No one puts more players in the NFL than Nick Saban. At the opening day of the 2018 season, 44 Crimson Tide players dotted NFL rosters, the most in the nation. According to a 7-round mock draft posted by The Athleticon Monday, 11 more will join those 44 later this month.
So, if anyone could use the NFL as a recruiting pitch, it's Saban. This is why the next sentence is important, so important that it gets its own paragraph break:
Nick Saban is no longer using the NFL to pitch recruits.
Again, the coach who made these two graphics possible is no longer using the NFL to pitch to recruits.
Every player wants to play in the NFL, and most of them think they will. Those good enough to garner Alabama's attention certainly think they're destined for the NFL, probably for a decade at least.
So, why wouldn't Saban pitch the NFL to recruits when he's fielded an entire 11-man lineup on offense and defense exclusively with future NFL players? Why is the one water bottle salesman in the desert no longer selling water to thirsty people?
"I've actually changed how I talk to recruits now," Saban said Saturday. "The reason that you're going to college is to prepare yourself for the day you can't play football. I think we have a lot of people way back in high school that look at college as a conduit to get to the NFL."
Saban cited a statistic that said 380 or so players declare for the NFL draft in the past five years; 103 declared this year, down slightly from the 106 in 2018. One in four will not get drafted, and another 25 percent failed to last three years in the NFL.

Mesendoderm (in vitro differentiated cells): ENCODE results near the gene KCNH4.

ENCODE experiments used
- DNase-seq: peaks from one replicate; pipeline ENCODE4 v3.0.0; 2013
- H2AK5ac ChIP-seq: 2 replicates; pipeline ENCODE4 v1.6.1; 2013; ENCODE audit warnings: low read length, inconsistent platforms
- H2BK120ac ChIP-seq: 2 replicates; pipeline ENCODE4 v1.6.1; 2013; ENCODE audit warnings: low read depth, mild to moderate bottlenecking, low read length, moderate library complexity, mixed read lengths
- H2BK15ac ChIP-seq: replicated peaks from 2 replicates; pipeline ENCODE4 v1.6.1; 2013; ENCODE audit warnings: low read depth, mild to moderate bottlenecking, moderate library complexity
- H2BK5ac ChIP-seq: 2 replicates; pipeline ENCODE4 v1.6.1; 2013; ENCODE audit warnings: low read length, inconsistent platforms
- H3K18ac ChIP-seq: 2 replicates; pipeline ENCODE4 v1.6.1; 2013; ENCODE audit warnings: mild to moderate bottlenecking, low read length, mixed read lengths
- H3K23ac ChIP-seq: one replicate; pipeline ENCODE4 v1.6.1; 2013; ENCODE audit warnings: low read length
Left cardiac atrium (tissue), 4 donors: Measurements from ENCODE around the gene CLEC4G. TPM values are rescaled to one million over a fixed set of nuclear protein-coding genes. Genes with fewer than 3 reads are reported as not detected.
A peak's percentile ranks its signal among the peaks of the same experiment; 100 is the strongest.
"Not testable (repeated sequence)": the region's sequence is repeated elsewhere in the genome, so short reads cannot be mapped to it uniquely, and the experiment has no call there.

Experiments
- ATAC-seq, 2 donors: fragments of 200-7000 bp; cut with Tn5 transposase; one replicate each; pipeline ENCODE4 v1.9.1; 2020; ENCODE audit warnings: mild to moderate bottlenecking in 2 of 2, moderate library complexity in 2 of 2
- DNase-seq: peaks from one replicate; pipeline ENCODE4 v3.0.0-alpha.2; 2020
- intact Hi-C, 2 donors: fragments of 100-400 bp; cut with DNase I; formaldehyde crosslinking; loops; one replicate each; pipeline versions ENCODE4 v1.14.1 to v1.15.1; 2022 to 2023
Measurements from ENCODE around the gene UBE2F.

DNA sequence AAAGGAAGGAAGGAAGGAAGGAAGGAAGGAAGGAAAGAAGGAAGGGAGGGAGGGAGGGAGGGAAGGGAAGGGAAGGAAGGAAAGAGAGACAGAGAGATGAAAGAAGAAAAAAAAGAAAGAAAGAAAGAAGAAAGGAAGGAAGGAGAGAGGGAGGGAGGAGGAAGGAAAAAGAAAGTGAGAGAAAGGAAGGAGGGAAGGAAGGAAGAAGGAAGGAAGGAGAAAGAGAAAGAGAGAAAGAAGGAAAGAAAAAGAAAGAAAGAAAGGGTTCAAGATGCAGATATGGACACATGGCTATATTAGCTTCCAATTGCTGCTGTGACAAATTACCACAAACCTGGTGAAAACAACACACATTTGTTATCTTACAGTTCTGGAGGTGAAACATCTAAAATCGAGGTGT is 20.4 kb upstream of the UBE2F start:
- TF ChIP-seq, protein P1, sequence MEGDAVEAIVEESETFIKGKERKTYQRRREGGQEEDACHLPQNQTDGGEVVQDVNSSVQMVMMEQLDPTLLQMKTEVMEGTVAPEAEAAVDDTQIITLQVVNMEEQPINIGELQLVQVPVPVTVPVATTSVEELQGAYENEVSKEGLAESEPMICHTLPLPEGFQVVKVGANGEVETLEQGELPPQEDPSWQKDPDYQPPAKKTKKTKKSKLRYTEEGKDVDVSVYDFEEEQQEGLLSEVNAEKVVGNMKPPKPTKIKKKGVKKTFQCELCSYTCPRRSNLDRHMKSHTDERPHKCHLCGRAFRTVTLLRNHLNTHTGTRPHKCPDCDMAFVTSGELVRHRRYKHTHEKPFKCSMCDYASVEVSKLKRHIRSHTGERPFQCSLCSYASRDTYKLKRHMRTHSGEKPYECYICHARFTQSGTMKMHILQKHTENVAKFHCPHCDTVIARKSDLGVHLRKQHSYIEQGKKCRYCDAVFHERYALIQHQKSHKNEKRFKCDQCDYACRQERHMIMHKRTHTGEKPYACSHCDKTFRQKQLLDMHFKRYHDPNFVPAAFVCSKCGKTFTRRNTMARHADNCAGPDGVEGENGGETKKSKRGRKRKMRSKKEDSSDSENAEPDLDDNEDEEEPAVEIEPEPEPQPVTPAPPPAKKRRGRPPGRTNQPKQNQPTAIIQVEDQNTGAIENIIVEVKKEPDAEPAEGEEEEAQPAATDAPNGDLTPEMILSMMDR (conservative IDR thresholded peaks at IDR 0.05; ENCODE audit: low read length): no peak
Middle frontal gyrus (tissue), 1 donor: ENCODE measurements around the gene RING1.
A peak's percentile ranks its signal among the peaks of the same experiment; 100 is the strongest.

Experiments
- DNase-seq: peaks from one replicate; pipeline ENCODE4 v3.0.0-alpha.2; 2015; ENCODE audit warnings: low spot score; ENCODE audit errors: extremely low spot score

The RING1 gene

He brought up the example of Ronnie Harrison -- Saban didn't single him out by name, but it wasn't hard to figure out who he was talking about -- a 2017 All-SEC safety who forgo his senior season to enter the 2018 NFL Draft. Harrison was selected 93rd overall by the Jacksonville Jaguars; he signed a 4-year contract worth a sum of $3.4 million with an $800,000 signing bonus. However, Saban said Harrison would have had a shot at becoming the first safety selected in the 2019 Draft had he returned to school. The first safety selected in 2018 was Harrison's own Alabama teammate, Minkah Fitzpatrick; he signed a 4-year deal worth $16.5 million with a $10 million signing bonus.
"People have to be smart about the business decisions they make relative to the NFL because it is all business," Saban said. "When people make emotional decisions, they’re going to have to suffer some really difficult consequences for themselves in the future because you don’t have to go out for the draft early. You can come back and play."
To boil it down to one sentence, Saban no longer pitches the NFL because his players are so talented that they're often so tempted by the 50 cents they can earn right now they don't have the foresight to wait for the dollar bill waiting for them around the corner.
Suffice to say, that's a different approach than, say, Tim Lester makes at Western Michigan. But either way the point is the same: Nick Saban no longer pitches the NFL to recruits.
And if Nick Saban doesn't use future NFL paychecks to woo recruits, it's marks a fundamental change in the way all of us should view college football, even at the highest level of the sport. College football is not a means to an end or a conduit to the NFL, to borrow Saban's term. It is an end unto itself, an opportunity for players to obtain an education that will set them up for life after they've stopped playing football, which, for the overwhelming majority of players, will happen well before their 30th birthday.
To be fair, the majority of college football coaches are already using the "It's a 40-year decision, not a 4-year decision" pitch to recruits. But now the one coach who could get away with not using the 40-not-4 pitch is using the 40-not-4 pitch.
A college scholarship is, at its core, not a ticket to NFL wealth, but instead a tool to acquire an education that you will need to support yourself for the rest of your life after you can no longer play football. Yes, even at Alabama.